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Settling Siberia: Nerchinsk, 1689

The treaty negotiated in five languages which established the border between the Qing Empire and Russia


Settling Siberia: Nerchinsk, 1689

The treaty negotiated in five languages which established the border between the Qing Empire and Russia


The two sides met at the Siberian outpost of Nerchinsk, over 1,000 kilometers from Beijing and separated from Moscow by 6,000 kilometers of steppe and forest. Neither spoke the other’s language. All communication was through two Jesuit priests charged with translating between Russian, Latin, and Manchu. Just getting a reply to “How was your trip,” might take all morning.

The parties were meeting to settle a bloody boundary dispute between the Tsardom of Russia and the Qing Empire. The tectonics of two expanding empires had reached a critical level.

In the early 17th century, both the Chinese and the Manchus were keenly aware of the steady stream of Russian traders, hunters, and settlers in the river basins of Northeast Asia.  The Qing Empire, in particular, were concerned about Russian encroachment into territory the Manchus considered their ancestral homeland.

Following the Manchu conquest of China and the move of the Qing imperial capital south to Beijing, Russia sent an embassy to bargain for the right to send regular trade caravans. The request statesmen by the Kangxi Emperor [r. 1661-1722] over concerns that the Russians might also be assisting groups along the borders hostile to the new Qing regime.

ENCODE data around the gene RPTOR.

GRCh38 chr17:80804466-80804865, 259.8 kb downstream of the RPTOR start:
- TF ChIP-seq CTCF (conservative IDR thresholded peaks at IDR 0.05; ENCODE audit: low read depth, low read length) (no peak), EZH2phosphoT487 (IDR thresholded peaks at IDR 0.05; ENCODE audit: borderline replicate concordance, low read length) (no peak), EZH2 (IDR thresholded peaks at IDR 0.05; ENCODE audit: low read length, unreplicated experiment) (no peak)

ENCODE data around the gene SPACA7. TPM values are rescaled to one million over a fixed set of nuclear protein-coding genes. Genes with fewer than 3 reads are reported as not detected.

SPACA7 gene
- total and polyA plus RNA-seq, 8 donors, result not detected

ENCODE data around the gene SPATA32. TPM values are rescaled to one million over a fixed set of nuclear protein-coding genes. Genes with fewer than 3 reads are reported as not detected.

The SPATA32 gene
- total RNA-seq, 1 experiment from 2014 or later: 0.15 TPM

Despite his concern, it would be several years before the Kangxi Emperor could turn his full attention to the Russian threat in Northeast Asia. But with the defeat of the Ming loyalist Kingdom of Dongning on Taiwan and the suppression of the War of the Three Feudatories begun by the Manchu’s erstwhile ally Wu Sangui, the Qing court was prepared to consolidate their control of the northern frontier.

In 1685 and again in 1686, the Kangxi Emperor ordered his troops to march north and capture the Russian fort at Albazin. Cossack raiders had used Albazin as a base to launch raids south of the Amur River and into Manchuria. In 1685, a Qing force of 10,000 troops, 5,000 sailors (including hundreds conscripted from Taiwan for their knowledge of naval warfare), and 200 artillery pieces launched a coordinated attack by land and river against Albazin. With only 450 Cossacks inside, the fort swiftly fell but the Qing commander, satisfied with a mission accomplished, pulled back his troops for the winter.